WASHINGTON -- Amid talk of a new liberal movement to counter the Tea Party, U.S. Rep. Keith Ellison sprinted onto a stage with a chant, not a speech.
"Jobs, not cuts! Jobs, not cuts! Let me hear you!" the Minnesota Democrat yelled at a liberal conference last week. "We're going to go to Capitol Hill, and we're gonna raise some hell today!"
Across the nation, unabashed liberals like Ellison have grown increasingly frustrated at being on the political sidelines -- a bitter pill after Democrats swept into power in the election of 2006 and took the presidency in 2008. Now Ellison is part of a mounting chorus of activists trying to build a movement focused not on big government, but on what they see as the ills of Wall Street and corporate greed.
After being eclipsed by the energy and staying power of the Tea Party on the right, liberals may be forming an organic counterweight in the Occupy Wall Street protests erupting across the country. What started in New York with a few hundred people has swelled to tens of thousands in downtown Manhattan and spread across the country, including Minneapolis, where hundreds gathered over the weekend to "occupy" the Hennepin County Government Center plaza.
The clamor is music to Ellison's ears. He and other leaders of the Congressional Progressive Caucus have toured the country for months to rally popular opposition to Republican tax and budget cuts, to little avail. He visited the Minneapolis protests last Friday.
In the leaderless Occupy Wall Street protests, liberal stalwarts like Ellison see the signs of a changing tide.
"These people are outraged," Ellison said. "We gotta be mad all together so we can restore the American dream."
Van Jones, a former Obama adviser who was a key player in the liberal "Take Back the American Dream" conference in Washington last week, said the left should channel protesters' anger to form a Tea Party of its own.
"I'm not mad at the Tea Party," Jones said. "I'm not mad at them for being so loud. I'm mad at us for being so quiet the past two years."
More mainstream Democrats are embracing the protests, like state Rep. Carly Melin, D-Hibbing, who tweeted Wednesday that she would be at the Occupy Minnesota event "in spirit." Established labor groups, such as the Service Employees International Union, are joining the cause, too. The Democratic Congressional Campaign Committee started an online petition supporting Occupy Wall Street.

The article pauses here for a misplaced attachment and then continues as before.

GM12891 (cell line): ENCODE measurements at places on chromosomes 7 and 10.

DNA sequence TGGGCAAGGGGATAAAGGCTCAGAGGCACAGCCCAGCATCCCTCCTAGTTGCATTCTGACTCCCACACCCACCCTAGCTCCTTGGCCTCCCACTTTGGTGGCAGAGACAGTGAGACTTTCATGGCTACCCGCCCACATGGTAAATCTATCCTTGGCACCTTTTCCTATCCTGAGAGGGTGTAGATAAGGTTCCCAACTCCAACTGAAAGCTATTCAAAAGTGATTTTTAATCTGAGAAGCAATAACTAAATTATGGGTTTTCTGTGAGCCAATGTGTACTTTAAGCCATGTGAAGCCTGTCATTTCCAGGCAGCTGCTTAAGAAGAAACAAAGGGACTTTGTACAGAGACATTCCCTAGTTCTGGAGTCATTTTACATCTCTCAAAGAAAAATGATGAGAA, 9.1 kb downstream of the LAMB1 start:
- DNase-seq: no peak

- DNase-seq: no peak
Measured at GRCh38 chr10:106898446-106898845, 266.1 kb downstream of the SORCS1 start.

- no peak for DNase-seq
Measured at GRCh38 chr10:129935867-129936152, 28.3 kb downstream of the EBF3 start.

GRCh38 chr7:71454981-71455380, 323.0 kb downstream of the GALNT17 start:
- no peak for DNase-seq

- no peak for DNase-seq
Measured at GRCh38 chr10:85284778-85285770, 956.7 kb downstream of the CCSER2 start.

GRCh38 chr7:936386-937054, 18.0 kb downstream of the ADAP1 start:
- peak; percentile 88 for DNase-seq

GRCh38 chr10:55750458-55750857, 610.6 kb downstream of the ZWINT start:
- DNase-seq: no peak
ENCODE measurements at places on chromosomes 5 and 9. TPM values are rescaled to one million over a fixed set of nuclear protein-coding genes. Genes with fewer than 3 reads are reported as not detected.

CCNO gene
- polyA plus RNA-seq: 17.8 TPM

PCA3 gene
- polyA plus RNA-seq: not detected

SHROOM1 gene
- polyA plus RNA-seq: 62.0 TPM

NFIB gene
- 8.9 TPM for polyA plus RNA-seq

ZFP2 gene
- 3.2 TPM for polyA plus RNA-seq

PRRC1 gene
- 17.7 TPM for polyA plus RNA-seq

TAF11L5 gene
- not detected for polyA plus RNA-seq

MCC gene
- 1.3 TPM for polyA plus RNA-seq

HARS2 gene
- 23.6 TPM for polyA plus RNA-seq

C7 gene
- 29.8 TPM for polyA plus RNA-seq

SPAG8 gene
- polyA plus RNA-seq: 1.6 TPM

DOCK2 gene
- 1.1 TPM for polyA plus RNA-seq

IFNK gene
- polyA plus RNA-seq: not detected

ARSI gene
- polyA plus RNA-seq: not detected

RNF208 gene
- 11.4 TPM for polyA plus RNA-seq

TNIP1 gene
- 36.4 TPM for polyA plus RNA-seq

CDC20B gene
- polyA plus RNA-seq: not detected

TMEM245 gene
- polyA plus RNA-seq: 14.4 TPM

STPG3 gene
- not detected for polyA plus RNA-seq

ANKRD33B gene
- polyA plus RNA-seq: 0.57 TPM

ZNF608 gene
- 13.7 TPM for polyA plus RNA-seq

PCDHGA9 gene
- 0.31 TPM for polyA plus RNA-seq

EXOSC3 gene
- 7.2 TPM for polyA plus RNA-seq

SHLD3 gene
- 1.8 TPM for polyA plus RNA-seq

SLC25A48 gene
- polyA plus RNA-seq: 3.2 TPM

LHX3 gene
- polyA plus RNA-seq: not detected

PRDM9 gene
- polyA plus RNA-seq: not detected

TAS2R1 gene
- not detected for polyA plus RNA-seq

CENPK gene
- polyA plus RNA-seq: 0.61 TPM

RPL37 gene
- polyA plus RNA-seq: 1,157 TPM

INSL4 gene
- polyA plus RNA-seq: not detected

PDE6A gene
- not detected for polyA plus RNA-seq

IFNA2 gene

Matthew Kerbel, a Villanova University political scientist, said it's too early to know if the protests will have political staying power. "This is going to have legs if you start to see the narrative change about the reason why we're in the dilemma that we're in economically," said Kerbel, who has written a book about the online progressive movement.
A growing movement
For the first two weeks, the public paid little attention to the Wall Street protests, which began innocuously Sept. 17, when a mostly college-age crowd began camping out in a park near Manhattan's New York Stock Exchange.
But the movement soon ballooned, swelling to 10,000 in New York and drawing support from unions and others. Minnesota's Service Employees International Union issued a statement supporting the protests that began in Minneapolis last Friday.
"This debate, Occupy Wall Street, is bringing a voice back to the working people and middle class people," Melin said.
Liberals like Ellison acknowledge that it's difficult to know what direction the protests will take. Their goal is to channel into the anger and frustration, as the Tea Party did on the right, but there is no concrete plan as the protests continue to evolve.
"I think this is sustainable," Ellison said. "If you look at the Wisconsin thing, you look at this -- there's a liberal swing."
Dismayed at actions by Gov. Scott Walker to strip collective bargaining rights, thousands of protesters stormed the Wisconsin capitol earlier this year, camping out in its rotunda for days to protest Walker's actions.
Back on the street
The Occupy Wall Street protests have no leader or stated goals, nor do they align neatly with Democrats. Many liberals express open discontent with President Obama over the loss of the public option in the health-care debate and his compromise with House Speaker John Boehner in this summer's debt-limit fight.
When Obama was asked about Occupy Wall Street, he said the protesters "are giving voice to a more broad-based frustration about how our financial system works."
Republicans, meanwhile, have decried the protests. House Majority Leader Eric Cantor called them "growing mobs." GOP presidential candidate Mitt Romney labeled it "class warfare."
Ellison said liberals realize they went dormant after Obama's election, allowing the Tea Party to seize momentum and shape the debate. "We fought so hard to get Obama in the White House and take the majority, and I think people thought that was going to do it," Ellison said. "It took a reminder for us to really get back on the street."
Jeremy Herb • 202-408-2723 Twitter: @StribHerb